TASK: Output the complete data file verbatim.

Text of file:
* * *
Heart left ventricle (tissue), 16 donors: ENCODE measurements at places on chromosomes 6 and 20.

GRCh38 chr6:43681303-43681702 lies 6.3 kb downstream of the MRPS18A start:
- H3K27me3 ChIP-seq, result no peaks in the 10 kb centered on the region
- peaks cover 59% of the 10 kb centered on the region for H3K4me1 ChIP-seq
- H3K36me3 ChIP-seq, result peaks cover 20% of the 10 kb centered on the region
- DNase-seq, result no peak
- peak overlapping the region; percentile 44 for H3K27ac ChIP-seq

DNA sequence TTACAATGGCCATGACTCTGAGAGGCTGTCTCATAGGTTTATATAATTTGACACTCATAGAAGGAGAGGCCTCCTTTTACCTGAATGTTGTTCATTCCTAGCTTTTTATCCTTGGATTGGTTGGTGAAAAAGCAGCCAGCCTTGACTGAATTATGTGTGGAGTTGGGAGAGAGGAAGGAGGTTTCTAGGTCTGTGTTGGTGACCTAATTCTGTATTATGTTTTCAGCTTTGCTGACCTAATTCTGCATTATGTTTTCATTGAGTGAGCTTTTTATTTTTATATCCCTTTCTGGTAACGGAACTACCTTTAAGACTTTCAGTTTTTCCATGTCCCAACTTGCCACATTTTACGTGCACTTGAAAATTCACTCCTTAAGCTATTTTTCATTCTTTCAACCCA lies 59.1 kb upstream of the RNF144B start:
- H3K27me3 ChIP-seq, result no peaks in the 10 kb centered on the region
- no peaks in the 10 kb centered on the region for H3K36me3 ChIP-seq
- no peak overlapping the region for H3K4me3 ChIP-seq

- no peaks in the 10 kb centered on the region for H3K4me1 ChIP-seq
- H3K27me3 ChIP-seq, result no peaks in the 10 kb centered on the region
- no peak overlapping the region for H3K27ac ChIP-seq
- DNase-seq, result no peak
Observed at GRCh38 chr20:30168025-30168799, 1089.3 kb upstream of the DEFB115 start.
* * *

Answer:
Heart left ventricle (tissue), 16 donors: ENCODE measurements at places on chromosomes 6 and 20.

GRCh38 chr6:43681303-43681702 lies 6.3 kb downstream of the MRPS18A start:
- H3K27me3 ChIP-seq, result no peaks in the 10 kb centered on the region
- peaks cover 59% of the 10 kb centered on the region for H3K4me1 ChIP-seq
- H3K36me3 ChIP-seq, result peaks cover 20% of the 10 kb centered on the region
- DNase-seq, result no peak
- peak overlapping the region; percentile 44 for H3K27ac ChIP-seq

DNA sequence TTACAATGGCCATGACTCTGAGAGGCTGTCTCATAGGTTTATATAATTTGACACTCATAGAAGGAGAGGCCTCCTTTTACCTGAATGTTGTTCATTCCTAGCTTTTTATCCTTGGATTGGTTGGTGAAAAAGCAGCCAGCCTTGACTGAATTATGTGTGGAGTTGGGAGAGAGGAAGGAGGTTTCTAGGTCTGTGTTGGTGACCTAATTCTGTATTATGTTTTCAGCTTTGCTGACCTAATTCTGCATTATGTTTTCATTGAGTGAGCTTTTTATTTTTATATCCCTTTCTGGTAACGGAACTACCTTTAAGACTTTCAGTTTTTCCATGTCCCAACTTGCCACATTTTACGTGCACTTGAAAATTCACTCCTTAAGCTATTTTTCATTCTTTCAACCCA lies 59.1 kb upstream of the RNF144B start:
- H3K27me3 ChIP-seq, result no peaks in the 10 kb centered on the region
- no peaks in the 10 kb centered on the region for H3K36me3 ChIP-seq
- no peak overlapping the region for H3K4me3 ChIP-seq

- no peaks in the 10 kb centered on the region for H3K4me1 ChIP-seq
- H3K27me3 ChIP-seq, result no peaks in the 10 kb centered on the region
- no peak overlapping the region for H3K27ac ChIP-seq
- DNase-seq, result no peak
Observed at GRCh38 chr20:30168025-30168799, 1089.3 kb upstream of the DEFB115 start.